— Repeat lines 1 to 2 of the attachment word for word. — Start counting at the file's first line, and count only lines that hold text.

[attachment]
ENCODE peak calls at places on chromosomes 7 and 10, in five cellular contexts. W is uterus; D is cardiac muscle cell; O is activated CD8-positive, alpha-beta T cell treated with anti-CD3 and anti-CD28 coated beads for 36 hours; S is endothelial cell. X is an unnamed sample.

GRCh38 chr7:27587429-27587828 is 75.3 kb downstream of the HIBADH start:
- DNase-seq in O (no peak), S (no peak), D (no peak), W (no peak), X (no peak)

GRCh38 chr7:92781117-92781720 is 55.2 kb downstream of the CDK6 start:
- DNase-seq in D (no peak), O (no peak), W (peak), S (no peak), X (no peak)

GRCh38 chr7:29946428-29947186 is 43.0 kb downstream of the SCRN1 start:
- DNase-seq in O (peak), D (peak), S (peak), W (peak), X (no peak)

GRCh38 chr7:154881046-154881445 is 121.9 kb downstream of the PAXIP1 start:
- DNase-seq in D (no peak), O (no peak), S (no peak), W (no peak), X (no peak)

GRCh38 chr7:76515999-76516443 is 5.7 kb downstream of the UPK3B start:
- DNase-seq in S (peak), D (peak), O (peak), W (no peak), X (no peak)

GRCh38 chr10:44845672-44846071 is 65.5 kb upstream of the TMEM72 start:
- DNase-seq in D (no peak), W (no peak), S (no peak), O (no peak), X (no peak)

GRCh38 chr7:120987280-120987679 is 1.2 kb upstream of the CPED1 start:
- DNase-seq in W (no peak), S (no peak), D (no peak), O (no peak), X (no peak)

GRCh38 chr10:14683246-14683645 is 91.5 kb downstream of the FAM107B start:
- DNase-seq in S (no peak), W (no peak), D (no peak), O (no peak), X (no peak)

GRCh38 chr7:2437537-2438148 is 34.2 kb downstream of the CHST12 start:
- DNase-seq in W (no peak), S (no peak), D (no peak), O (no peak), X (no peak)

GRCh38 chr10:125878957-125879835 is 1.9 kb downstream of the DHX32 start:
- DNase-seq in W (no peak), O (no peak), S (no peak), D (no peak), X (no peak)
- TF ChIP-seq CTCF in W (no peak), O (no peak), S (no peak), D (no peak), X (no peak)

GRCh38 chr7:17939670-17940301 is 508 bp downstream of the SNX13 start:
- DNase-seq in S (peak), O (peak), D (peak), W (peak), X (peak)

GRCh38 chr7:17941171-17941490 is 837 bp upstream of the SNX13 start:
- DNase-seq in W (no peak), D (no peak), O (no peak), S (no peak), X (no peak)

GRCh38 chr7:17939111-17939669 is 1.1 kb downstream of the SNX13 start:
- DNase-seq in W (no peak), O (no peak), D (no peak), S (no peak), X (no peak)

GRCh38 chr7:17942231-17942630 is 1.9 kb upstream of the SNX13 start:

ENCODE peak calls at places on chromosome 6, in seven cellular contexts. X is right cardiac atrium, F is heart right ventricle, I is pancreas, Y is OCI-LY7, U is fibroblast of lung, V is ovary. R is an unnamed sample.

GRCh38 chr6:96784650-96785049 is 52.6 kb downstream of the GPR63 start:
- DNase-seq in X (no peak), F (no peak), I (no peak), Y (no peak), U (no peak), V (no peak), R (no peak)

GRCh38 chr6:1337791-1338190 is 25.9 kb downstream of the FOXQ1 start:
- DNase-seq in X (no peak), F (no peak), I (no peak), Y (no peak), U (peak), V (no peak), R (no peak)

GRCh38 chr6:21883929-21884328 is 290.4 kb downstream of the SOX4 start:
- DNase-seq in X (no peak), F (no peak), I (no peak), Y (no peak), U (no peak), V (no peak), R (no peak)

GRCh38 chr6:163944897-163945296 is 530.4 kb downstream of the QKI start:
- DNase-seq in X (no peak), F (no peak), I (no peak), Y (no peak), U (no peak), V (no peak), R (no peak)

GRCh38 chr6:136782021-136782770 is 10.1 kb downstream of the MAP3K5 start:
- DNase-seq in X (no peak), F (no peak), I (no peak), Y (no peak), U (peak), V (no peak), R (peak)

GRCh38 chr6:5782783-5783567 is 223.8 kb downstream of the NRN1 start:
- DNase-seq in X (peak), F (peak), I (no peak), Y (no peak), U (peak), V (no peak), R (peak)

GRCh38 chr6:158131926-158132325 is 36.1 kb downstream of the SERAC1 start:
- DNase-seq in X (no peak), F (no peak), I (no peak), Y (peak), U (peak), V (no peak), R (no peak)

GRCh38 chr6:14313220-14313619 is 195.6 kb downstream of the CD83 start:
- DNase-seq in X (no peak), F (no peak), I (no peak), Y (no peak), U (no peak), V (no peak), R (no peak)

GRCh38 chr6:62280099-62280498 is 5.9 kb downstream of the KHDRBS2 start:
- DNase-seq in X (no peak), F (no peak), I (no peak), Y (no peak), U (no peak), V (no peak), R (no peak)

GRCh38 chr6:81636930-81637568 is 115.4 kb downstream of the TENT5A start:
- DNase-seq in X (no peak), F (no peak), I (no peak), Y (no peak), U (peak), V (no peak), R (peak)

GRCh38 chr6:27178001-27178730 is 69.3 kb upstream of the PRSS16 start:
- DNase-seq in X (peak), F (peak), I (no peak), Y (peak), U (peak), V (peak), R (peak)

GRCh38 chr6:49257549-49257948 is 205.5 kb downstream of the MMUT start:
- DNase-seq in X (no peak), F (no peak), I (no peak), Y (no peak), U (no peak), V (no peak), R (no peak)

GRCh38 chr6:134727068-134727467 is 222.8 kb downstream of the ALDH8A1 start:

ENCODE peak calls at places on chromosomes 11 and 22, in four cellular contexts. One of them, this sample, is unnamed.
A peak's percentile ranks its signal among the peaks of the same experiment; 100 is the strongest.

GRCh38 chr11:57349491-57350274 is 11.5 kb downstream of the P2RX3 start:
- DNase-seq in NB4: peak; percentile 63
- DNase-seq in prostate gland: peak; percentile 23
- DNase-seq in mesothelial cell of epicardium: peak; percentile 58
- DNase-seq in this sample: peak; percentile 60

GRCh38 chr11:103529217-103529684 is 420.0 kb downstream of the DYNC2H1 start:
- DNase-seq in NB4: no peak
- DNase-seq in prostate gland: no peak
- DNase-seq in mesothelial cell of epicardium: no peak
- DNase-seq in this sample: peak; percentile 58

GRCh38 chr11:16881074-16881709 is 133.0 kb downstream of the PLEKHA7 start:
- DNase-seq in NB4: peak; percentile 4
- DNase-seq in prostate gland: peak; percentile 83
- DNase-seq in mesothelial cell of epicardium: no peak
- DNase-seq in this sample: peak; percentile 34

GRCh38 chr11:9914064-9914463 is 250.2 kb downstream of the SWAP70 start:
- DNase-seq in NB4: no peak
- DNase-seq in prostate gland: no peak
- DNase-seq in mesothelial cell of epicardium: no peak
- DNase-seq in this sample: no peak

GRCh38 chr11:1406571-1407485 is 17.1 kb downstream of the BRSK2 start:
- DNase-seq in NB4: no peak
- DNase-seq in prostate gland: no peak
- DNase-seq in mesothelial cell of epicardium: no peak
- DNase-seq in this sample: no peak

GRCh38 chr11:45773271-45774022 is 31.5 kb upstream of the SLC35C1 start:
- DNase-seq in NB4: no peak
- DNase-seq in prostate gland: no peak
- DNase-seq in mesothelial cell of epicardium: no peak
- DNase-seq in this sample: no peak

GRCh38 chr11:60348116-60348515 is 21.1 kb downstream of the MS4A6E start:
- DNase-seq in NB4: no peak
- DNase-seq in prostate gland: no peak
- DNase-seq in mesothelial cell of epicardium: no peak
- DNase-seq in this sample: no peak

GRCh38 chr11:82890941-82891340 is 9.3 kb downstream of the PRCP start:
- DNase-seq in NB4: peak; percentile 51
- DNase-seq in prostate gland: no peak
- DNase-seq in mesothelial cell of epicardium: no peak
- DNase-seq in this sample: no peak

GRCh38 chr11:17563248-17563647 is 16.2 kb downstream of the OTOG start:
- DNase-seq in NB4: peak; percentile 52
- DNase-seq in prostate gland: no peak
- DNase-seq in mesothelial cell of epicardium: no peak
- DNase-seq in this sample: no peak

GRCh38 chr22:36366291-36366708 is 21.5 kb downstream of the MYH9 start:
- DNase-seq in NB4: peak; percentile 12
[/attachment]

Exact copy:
ENCODE peak calls at places on chromosomes 7 and 10, in five cellular contexts. W is uterus; D is cardiac muscle cell; O is activated CD8-positive, alpha-beta T cell treated with anti-CD3 and anti-CD28 coated beads for 36 hours; S is endothelial cell. X is an unnamed sample.

GRCh38 chr7:27587429-27587828 is 75.3 kb downstream of the HIBADH start: